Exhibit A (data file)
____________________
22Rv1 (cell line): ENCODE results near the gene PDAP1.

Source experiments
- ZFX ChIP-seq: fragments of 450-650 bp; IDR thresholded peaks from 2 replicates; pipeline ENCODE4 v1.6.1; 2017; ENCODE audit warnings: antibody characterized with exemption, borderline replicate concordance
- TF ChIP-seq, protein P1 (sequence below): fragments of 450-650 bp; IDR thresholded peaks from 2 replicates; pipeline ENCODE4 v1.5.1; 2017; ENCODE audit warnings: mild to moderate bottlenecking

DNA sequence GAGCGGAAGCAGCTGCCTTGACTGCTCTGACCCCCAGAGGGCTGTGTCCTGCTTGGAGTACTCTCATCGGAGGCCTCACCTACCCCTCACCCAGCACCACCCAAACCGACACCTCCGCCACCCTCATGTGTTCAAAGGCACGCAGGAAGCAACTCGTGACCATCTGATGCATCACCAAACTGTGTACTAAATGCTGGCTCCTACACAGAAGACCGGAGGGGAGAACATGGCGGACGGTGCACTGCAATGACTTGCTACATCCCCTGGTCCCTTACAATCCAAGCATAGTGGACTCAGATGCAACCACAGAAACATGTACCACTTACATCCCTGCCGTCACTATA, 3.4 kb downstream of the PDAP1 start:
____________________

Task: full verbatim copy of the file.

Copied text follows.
22Rv1 (cell line): ENCODE results near the gene PDAP1.

Source experiments
- ZFX ChIP-seq: fragments of 450-650 bp; IDR thresholded peaks from 2 replicates; pipeline ENCODE4 v1.6.1; 2017; ENCODE audit warnings: antibody characterized with exemption, borderline replicate concordance
- TF ChIP-seq, protein P1 (sequence below): fragments of 450-650 bp; IDR thresholded peaks from 2 replicates; pipeline ENCODE4 v1.5.1; 2017; ENCODE audit warnings: mild to moderate bottlenecking

DNA sequence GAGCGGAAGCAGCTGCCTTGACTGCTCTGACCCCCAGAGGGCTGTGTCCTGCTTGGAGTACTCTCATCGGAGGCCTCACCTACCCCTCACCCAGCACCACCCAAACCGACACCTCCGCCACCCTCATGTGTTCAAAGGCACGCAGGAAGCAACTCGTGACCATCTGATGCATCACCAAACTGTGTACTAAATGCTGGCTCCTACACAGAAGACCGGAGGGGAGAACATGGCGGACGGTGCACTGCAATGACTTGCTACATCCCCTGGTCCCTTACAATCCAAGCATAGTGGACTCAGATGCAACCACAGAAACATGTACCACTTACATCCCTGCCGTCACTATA, 3.4 kb downstream of the PDAP1 start: